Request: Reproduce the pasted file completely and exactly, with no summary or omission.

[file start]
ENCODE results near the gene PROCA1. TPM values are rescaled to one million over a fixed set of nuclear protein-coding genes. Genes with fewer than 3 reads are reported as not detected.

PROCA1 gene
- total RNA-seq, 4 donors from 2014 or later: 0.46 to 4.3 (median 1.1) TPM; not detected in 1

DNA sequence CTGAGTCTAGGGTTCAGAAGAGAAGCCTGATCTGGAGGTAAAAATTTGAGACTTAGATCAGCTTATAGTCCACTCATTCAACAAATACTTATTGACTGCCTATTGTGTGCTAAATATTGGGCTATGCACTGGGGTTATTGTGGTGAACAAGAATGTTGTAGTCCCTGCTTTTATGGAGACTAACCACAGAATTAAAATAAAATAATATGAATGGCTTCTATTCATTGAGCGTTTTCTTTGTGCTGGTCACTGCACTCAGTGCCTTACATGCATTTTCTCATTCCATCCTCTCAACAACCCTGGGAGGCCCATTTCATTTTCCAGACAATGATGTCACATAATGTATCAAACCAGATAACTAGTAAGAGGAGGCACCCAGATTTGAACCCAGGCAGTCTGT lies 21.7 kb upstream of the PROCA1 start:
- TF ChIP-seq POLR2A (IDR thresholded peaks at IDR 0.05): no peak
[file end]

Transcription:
ENCODE results near the gene PROCA1. TPM values are rescaled to one million over a fixed set of nuclear protein-coding genes. Genes with fewer than 3 reads are reported as not detected.

PROCA1 gene
- total RNA-seq, 4 donors from 2014 or later: 0.46 to 4.3 (median 1.1) TPM; not detected in 1

DNA sequence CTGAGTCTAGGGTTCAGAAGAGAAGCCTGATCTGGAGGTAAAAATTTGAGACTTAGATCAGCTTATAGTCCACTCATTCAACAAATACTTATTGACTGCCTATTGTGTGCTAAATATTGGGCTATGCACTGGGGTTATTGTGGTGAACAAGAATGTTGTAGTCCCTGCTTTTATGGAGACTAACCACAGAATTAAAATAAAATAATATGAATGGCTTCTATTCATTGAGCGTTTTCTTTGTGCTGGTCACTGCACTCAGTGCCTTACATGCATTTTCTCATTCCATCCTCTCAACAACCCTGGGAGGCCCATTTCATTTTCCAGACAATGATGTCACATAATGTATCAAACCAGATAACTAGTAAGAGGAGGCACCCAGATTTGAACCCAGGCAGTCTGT lies 21.7 kb upstream of the PROCA1 start:
- TF ChIP-seq POLR2A (IDR thresholded peaks at IDR 0.05): no peak